Springtime has traditionally been a fertile period for state tax proposals. This year, some important debates have flourished regarding the scope of state sales tax bases.
In their purest form, sales taxes apply to nearly all of the goods and services purchased by final consumers. Maintaining a broad base and low rate helps these taxes bring in relatively steady revenues and minimizes any interference they may have with the economy. The real world, however, is much more complicated as most state sales tax bases are riddled with special exemptions.
Some of those exemptions have been crafted to advance important policy goals such as limiting the disproportionate impact that sales taxes typically have on low-income families. Others have more to do with the political influence of a given constituency than with principled tax policy. And still others are essentially historical accidents—as the economy and consumption patterns have changed, sales tax laws haven't always kept up and initially inconsequential tax exemptions have sometimes ballooned in size.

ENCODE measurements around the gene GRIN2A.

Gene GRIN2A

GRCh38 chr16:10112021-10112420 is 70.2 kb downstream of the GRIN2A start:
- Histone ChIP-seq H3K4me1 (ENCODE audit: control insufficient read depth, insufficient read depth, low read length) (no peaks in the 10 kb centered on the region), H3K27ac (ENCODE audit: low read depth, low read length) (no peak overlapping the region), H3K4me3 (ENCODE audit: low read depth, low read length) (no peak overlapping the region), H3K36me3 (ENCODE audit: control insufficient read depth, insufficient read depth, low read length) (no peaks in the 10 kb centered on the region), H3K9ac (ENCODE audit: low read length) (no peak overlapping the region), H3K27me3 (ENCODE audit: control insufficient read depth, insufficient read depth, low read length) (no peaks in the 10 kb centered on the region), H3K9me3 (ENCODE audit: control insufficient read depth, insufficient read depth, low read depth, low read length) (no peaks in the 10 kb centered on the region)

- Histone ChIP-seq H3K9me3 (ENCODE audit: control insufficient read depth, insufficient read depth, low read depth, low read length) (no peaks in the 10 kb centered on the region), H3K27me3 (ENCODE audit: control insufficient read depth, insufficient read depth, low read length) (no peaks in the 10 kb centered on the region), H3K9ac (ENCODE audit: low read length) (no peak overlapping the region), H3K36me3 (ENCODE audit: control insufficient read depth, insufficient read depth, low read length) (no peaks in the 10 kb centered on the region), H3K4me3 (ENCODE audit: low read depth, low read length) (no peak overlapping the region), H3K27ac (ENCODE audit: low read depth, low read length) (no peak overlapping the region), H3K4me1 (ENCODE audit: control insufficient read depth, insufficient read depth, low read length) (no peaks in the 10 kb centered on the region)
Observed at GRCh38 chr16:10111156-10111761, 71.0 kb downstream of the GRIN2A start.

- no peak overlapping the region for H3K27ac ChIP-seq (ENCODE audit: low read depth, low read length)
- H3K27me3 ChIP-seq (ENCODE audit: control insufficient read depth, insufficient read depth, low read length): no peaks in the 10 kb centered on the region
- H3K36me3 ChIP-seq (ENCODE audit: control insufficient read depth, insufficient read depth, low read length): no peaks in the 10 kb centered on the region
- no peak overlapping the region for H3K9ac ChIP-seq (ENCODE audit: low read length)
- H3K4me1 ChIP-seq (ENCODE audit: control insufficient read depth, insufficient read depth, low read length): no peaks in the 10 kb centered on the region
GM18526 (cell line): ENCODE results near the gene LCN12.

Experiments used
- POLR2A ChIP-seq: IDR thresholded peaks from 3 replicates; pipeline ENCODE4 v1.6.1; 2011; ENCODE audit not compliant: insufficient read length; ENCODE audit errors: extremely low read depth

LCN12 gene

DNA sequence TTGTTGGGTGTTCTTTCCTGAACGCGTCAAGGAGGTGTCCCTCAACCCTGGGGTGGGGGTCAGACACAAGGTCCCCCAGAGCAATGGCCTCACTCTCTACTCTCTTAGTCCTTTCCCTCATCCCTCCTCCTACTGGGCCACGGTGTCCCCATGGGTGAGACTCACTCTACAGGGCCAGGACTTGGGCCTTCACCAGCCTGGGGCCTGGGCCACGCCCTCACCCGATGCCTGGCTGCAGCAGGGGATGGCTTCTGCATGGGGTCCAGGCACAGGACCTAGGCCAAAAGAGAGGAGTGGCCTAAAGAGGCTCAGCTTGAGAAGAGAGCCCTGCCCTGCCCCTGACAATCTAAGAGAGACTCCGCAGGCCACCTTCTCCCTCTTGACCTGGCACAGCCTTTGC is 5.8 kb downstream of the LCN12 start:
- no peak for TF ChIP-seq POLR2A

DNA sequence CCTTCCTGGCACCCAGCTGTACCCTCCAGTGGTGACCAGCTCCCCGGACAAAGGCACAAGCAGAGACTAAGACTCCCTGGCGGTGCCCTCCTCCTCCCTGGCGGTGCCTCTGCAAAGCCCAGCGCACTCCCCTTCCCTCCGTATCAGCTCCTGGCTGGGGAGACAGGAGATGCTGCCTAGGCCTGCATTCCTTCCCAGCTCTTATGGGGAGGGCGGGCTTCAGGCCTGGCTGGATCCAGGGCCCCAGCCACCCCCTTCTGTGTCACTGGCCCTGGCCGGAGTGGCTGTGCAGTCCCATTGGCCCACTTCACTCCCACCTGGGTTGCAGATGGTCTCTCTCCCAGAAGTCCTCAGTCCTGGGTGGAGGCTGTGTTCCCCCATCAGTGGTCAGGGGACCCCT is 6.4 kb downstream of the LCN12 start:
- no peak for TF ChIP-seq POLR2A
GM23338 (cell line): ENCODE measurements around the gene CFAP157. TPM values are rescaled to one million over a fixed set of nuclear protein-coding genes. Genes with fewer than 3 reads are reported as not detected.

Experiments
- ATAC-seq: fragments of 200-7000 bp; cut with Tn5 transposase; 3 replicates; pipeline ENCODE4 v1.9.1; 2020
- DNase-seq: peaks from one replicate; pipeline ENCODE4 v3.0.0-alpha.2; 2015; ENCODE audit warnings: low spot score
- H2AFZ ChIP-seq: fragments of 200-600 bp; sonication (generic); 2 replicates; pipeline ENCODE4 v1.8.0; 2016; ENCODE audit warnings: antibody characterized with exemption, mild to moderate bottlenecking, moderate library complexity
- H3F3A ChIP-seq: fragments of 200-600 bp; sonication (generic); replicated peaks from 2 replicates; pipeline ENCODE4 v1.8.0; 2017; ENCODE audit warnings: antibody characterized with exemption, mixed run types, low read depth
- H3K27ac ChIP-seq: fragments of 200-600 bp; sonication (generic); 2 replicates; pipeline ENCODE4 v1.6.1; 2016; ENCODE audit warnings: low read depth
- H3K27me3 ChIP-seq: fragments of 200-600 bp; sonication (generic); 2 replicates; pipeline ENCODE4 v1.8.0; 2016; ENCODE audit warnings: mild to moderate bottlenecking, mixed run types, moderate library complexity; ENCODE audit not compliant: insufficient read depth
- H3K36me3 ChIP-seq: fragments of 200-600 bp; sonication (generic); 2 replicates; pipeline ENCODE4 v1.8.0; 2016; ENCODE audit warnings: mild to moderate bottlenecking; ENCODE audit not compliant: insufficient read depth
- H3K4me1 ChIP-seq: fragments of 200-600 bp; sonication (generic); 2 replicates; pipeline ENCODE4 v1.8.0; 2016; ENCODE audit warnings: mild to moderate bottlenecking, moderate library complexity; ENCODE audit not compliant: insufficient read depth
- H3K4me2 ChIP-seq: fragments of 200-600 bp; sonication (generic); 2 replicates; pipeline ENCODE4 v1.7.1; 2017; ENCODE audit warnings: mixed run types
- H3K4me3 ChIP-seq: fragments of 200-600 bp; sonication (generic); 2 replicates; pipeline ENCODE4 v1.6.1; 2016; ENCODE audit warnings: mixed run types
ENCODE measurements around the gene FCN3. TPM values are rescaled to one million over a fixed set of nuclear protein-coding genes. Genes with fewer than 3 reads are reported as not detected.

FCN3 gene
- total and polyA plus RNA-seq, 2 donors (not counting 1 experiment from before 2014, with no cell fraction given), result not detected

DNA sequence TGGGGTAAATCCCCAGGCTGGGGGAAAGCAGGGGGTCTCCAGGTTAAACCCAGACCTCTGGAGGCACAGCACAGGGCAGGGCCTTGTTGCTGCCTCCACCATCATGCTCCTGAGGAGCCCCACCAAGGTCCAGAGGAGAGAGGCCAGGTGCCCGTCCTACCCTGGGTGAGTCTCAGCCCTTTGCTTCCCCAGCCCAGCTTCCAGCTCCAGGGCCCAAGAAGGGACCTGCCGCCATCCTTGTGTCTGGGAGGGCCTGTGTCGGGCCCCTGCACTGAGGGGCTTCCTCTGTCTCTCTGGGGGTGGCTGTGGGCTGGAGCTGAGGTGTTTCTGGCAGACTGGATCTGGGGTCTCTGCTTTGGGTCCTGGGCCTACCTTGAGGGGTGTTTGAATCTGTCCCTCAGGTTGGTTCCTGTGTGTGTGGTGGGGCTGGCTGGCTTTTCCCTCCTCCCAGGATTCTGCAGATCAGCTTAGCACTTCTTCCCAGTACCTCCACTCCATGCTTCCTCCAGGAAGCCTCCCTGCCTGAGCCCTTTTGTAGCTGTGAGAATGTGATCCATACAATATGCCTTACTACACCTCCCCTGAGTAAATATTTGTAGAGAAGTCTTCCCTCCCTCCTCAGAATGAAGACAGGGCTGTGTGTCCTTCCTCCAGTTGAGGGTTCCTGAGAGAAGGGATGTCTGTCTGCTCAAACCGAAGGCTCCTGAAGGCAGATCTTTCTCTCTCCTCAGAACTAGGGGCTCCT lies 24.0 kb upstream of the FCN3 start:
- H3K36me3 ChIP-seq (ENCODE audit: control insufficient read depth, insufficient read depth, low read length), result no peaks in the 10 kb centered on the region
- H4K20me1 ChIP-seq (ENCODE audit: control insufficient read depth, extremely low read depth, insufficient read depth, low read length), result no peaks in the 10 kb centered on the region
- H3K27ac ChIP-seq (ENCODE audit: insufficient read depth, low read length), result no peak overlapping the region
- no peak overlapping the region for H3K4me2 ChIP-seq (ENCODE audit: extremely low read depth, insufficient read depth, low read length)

It's well-known that the nation's service sector has grown significantly in recently decades. Today as much as two-thirds of consumer spending is on services rather than goods, and spending on services is the fastest growing area of consumption. But when lawmakers initially designed most state sales taxes in the 1930s, services were a relatively small part of the economy and were typically left out of tax bases. States have been slow to adapt to this change, though there have been some modest steps toward sales tax modernization in places such as North Carolina, as well as ongoing discussions of similar reforms in Arizona, California, Oklahoma, and West Virginia.